Written by Jaryn Jones
Four Faces is located in the courtyard west of the J.T. and Margaret Talkington Hall.
Visitors to Texas Tech University will now be greeted by the latest addition to the system-wide public art collection: Four Faces, designed by Michael Stutz.
Located in the courtyard west of the newly opened J.T. and Margaret Talkington Hall, four larger-than-life bronze faces standing 7 feet tall provide a smiling welcome to those entering campus from the Boston Avenue entrance.
Stutz, who resides in Rainbow, Cali., applied his signature woven bronze technique when constructing the $350,000 project. The concept of Four Faces celebrates the diversity and experience of college life.
“I’m pleased to be a part of your campus and hope students’ interpretation of the faces will remain open,” Stutz said. “The program at Texas Tech is one of the top in the country for public art, and for any artist to be a part of the collection is quite an honor.”
Stutz said the faces represent individual personalities, like the students on campus, but use humor and humanity to promote observation, expression and collaboration. Students and visitors are encouraged to walk up to the faces, pose for photos and observe the pieces from every angle, as the faces look drastically different from front to back.
The TTU System Public Art Committee selected Stutz’s project from 11 applicants. Digital planning for the piece began in December 2012, and the construction process began in March with the help of two full-time assistants.
“What I love about these pieces is that that the differences in the gender, race and those kinds of features became more and more blurred the farther in the process the faces went. I’ve had people who have worked on them for weeks and can’t even tell the difference,” Stutz said. “I think it’s because of the abstraction of the piece, but also when you take away things like color, we really are all very similar.”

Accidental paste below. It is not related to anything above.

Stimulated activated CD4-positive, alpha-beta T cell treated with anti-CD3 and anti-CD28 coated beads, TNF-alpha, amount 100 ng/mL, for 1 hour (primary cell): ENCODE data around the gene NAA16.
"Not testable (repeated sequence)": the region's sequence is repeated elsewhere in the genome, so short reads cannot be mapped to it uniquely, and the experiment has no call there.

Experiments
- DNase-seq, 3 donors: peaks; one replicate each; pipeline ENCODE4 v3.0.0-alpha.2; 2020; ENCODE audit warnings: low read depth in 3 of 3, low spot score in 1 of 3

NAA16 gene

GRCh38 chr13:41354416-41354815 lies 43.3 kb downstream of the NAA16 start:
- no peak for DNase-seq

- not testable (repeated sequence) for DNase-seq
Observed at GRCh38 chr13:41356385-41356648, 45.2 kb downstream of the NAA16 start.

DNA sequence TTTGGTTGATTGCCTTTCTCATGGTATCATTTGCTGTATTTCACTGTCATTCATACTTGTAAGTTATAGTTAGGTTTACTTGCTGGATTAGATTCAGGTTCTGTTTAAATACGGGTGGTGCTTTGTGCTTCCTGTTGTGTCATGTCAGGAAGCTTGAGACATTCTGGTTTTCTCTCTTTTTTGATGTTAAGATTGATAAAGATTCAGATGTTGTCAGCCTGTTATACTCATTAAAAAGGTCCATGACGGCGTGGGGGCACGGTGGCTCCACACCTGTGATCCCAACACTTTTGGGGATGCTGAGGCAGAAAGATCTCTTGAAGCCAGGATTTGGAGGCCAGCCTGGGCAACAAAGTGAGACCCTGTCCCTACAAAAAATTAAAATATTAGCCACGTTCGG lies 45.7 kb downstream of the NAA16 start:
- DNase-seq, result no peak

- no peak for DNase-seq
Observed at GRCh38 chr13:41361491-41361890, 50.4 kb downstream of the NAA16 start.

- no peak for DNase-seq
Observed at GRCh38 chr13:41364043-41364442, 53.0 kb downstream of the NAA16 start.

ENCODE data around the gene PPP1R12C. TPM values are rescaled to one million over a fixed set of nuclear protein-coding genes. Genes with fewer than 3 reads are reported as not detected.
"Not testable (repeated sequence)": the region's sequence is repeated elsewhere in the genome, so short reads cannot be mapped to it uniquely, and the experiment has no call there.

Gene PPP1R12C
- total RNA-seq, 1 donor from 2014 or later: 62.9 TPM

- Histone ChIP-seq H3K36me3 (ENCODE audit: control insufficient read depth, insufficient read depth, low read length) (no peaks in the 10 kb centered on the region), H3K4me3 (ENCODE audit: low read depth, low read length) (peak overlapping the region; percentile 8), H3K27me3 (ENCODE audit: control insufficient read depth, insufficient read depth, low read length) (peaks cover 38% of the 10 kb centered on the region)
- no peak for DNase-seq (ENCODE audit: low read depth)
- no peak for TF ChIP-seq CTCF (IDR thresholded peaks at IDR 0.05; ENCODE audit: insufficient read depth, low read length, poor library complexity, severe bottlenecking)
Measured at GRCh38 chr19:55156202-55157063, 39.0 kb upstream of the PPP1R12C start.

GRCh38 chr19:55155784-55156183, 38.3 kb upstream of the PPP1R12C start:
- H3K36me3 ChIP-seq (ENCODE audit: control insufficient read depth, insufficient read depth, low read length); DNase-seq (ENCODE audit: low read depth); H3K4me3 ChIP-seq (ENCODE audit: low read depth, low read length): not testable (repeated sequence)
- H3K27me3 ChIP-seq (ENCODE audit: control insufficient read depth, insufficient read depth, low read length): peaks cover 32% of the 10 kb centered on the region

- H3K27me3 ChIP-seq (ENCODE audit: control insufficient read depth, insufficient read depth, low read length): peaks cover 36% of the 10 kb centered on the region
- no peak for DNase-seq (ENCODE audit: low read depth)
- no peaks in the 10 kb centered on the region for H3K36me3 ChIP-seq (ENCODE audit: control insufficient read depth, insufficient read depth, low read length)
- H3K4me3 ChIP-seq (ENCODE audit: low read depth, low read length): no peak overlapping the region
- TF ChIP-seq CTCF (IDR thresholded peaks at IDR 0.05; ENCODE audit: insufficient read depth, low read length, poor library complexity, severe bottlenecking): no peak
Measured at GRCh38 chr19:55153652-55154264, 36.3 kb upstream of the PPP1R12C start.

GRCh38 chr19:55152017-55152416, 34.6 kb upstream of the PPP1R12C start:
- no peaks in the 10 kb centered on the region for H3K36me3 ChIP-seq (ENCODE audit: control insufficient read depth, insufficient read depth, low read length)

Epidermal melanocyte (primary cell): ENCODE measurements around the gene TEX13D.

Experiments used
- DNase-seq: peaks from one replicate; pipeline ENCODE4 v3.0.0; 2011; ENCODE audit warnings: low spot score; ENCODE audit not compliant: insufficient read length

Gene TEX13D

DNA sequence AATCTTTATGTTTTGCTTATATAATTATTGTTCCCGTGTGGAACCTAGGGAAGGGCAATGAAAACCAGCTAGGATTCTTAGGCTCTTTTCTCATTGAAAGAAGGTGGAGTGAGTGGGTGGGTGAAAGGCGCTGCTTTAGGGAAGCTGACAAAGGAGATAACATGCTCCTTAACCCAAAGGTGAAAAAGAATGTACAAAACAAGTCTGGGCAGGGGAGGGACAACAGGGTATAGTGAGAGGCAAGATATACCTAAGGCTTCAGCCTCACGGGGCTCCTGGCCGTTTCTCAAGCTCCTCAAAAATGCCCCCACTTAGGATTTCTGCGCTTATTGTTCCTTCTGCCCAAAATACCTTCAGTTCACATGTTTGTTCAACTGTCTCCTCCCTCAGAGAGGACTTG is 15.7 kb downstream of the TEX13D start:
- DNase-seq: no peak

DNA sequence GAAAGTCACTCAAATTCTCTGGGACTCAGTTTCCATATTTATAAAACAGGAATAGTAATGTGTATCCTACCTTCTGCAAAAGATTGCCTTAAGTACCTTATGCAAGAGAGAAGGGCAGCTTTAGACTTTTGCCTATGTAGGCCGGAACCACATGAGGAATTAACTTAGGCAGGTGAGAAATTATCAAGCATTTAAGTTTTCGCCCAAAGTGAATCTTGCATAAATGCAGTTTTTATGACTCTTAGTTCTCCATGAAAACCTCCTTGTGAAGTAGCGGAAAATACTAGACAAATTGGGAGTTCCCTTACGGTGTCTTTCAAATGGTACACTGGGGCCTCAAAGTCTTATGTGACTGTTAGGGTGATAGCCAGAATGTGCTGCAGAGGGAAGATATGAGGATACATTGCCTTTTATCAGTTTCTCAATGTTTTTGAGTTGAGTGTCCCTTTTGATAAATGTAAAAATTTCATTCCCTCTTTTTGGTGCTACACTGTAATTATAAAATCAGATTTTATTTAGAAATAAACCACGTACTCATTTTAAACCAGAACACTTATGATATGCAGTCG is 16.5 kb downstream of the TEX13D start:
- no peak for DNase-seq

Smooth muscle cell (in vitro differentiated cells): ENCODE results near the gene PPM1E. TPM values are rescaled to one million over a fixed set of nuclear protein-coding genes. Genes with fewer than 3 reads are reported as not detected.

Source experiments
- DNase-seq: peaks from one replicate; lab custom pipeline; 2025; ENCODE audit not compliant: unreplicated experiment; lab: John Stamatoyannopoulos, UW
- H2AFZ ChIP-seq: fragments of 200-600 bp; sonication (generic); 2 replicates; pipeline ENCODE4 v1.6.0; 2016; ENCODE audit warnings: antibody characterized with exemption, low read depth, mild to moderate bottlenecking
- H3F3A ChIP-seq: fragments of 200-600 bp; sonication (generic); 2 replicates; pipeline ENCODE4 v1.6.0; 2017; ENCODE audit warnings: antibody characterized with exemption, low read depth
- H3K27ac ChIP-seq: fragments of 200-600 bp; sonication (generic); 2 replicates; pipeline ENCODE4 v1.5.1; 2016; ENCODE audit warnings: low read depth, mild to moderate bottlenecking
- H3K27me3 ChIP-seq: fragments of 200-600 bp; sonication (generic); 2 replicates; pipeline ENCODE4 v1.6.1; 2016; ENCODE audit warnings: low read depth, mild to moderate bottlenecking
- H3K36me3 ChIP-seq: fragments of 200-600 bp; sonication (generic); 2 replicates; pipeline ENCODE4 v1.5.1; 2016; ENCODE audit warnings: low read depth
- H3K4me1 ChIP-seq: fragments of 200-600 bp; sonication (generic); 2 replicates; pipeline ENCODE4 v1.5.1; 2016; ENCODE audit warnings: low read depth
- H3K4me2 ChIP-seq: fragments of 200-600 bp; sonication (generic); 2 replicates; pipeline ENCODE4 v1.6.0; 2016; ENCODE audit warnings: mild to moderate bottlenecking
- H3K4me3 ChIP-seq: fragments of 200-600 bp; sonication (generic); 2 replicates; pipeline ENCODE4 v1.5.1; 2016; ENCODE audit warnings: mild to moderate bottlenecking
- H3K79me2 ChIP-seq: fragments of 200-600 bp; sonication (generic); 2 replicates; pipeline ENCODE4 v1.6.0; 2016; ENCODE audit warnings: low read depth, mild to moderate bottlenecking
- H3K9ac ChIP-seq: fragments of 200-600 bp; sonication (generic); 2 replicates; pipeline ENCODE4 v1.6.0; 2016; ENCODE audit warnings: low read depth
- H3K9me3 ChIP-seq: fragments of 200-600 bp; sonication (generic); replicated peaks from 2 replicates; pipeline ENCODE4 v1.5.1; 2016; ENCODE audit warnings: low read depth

While the differences between the faces may not be easily identified, the exaggerated scale and unusual woven structure represent the artist’s unique introduction into sculpture.
Although he pursued painting in college and his early career, after moving to New Orleans for his wife to attend graduate school, Stutz said the only work he could find was building floats for the annual Mardi Gras parades.
During his work on the floats, he pioneered his woven method, using strips of lightweight materials to “draw” in three-dimensional space. He has since evolved this technique to incorporate more permanent materials.
Stutz said he drew inspiration from the drama and excitement of these parades that he still applies to his pieces today.
“My heart was a little part of this public celebration, and that’s what I try to do today – engage in the theater of everyday life. I try to find what’s unique about the situation, and then accentuate it with my work.”
The TTU System’s Public Art Program was initiated by the Board of Regents in 1998 as an investment in the campus environments at each of its institutions. Through the program, public artworks are funded using one percent of the estimated total cost of each new major capital project. Since then, 92 items created by some of today’s leading artists have been added to the TTU System’s campuses.